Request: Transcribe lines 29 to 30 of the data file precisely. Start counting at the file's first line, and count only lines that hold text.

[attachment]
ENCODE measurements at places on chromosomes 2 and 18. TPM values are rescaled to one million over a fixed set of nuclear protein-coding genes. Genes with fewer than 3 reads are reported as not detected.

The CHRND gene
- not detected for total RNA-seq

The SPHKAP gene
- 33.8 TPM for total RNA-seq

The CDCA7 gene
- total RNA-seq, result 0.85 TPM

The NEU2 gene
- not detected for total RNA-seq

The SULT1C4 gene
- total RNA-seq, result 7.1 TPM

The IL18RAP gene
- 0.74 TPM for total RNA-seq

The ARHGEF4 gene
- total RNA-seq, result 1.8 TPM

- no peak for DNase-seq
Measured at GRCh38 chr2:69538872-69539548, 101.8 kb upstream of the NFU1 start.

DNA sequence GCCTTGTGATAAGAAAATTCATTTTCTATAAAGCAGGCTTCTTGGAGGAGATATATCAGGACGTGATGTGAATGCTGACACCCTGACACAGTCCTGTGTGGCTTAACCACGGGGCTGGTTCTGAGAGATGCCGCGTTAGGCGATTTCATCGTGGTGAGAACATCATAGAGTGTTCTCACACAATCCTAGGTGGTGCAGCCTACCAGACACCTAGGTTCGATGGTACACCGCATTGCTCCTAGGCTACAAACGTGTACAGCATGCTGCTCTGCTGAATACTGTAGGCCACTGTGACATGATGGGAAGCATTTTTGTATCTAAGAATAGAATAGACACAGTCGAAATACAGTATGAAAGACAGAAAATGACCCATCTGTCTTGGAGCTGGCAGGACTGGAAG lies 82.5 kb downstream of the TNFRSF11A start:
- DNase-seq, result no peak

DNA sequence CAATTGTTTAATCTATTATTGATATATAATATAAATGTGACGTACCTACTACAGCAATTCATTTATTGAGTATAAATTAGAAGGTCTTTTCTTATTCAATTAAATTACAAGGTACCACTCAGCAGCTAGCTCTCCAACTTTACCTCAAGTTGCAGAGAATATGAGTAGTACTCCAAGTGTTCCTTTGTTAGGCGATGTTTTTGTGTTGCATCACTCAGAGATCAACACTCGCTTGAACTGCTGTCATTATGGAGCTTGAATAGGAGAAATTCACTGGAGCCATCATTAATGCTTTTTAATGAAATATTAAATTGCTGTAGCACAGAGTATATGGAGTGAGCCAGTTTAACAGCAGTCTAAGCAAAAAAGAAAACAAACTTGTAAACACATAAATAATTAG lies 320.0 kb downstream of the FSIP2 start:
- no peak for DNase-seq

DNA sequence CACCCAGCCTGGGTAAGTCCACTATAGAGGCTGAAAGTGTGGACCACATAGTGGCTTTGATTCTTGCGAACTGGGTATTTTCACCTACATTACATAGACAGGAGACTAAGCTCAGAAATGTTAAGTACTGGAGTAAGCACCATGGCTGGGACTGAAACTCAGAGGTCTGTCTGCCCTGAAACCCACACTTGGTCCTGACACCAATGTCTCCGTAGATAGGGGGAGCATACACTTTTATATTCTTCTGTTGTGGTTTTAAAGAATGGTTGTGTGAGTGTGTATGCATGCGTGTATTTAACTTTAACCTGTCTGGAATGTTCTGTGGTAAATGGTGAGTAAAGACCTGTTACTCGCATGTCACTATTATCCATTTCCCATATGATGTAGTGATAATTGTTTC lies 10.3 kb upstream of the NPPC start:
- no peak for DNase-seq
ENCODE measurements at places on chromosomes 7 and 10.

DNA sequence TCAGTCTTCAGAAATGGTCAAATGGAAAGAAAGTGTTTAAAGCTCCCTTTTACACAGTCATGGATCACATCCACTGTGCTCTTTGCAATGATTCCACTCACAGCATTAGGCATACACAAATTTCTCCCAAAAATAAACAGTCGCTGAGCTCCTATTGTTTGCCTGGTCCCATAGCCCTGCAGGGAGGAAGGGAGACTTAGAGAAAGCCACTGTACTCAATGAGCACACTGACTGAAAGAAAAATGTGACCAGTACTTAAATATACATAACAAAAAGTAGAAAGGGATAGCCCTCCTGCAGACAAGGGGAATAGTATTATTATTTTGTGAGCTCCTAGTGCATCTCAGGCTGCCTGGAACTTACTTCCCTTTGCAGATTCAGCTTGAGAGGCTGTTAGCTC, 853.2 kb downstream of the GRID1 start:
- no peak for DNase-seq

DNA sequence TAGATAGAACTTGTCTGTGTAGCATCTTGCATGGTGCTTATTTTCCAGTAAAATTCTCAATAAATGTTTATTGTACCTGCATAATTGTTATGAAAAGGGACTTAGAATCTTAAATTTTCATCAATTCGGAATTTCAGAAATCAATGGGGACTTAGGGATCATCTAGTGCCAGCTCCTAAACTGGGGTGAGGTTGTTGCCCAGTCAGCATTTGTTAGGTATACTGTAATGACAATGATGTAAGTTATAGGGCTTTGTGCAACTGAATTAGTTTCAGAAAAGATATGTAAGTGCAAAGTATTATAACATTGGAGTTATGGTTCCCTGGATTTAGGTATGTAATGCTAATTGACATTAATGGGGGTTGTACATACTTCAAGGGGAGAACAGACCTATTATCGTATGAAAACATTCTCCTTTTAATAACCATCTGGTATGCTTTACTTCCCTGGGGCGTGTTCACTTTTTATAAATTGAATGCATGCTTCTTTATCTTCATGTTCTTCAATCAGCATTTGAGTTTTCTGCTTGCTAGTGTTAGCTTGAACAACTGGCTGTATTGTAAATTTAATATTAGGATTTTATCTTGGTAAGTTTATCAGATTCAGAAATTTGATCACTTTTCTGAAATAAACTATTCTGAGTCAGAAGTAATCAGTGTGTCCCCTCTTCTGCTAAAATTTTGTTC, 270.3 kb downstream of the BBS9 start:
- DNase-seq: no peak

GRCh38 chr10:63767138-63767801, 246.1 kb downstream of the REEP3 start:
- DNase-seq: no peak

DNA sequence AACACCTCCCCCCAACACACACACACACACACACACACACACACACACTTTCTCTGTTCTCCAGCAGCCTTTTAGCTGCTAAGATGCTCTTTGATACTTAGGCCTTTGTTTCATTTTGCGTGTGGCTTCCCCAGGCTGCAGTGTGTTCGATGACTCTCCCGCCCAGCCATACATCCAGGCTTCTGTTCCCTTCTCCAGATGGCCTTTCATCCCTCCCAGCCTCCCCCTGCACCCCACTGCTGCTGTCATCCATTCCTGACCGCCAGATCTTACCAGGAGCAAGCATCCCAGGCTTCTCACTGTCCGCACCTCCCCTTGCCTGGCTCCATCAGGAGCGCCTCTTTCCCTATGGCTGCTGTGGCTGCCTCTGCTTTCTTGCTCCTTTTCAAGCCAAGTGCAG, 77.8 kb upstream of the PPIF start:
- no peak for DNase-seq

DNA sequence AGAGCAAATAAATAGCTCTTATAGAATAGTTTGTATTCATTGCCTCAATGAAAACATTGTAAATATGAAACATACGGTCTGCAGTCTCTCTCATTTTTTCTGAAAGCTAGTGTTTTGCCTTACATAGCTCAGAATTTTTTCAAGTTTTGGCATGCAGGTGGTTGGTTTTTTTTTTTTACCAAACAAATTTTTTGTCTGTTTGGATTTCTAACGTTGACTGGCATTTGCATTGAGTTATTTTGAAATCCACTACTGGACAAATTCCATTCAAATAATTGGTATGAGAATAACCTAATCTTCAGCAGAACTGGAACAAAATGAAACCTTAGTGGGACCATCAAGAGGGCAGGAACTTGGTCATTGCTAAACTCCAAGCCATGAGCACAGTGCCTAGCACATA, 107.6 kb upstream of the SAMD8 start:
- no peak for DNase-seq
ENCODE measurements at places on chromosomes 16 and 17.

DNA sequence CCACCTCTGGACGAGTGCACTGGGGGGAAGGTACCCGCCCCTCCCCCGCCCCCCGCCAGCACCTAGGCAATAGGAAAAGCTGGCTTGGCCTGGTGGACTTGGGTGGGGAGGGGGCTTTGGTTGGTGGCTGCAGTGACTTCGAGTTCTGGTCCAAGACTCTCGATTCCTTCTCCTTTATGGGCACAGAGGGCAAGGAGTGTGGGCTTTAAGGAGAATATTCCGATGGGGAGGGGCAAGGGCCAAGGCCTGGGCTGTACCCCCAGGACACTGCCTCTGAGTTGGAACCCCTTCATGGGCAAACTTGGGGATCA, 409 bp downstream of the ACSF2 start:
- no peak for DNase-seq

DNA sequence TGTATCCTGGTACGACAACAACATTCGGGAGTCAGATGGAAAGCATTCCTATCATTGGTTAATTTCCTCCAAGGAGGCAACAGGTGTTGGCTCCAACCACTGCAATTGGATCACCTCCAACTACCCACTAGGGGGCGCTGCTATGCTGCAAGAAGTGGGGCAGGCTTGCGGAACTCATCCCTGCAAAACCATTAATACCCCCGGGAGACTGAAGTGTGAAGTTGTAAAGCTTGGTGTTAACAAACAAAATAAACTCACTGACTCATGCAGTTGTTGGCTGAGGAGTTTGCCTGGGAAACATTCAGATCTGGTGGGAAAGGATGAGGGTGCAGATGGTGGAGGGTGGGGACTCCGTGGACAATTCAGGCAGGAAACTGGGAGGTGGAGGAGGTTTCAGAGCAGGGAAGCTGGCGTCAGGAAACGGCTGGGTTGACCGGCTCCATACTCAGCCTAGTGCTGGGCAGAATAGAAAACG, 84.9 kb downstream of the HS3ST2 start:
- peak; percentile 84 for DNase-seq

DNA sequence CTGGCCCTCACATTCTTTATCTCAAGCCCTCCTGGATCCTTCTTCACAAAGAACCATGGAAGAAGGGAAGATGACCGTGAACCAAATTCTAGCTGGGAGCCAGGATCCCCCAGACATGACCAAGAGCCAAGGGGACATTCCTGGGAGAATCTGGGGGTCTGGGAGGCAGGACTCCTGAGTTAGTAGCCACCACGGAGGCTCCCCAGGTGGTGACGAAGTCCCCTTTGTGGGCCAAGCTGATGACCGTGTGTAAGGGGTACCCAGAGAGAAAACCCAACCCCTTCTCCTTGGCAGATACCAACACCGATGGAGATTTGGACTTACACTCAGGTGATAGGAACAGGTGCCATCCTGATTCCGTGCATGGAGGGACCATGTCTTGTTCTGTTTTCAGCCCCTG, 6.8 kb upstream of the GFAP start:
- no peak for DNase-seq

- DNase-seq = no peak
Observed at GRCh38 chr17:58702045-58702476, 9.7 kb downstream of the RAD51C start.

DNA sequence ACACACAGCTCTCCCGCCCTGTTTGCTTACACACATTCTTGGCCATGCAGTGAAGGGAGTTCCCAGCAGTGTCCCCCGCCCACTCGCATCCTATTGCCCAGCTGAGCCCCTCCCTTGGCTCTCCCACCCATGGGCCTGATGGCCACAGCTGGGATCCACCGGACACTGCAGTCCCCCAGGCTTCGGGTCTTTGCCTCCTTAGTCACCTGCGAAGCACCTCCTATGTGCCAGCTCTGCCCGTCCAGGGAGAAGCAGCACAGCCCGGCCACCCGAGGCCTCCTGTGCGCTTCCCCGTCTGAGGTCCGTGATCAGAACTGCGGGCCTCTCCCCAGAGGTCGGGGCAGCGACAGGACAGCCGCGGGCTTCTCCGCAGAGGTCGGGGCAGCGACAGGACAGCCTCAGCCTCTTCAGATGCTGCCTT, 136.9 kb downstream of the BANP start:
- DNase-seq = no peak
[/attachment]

GRCh38 chr10:63767138-63767801, 246.1 kb downstream of the REEP3 start:
- DNase-seq: no peak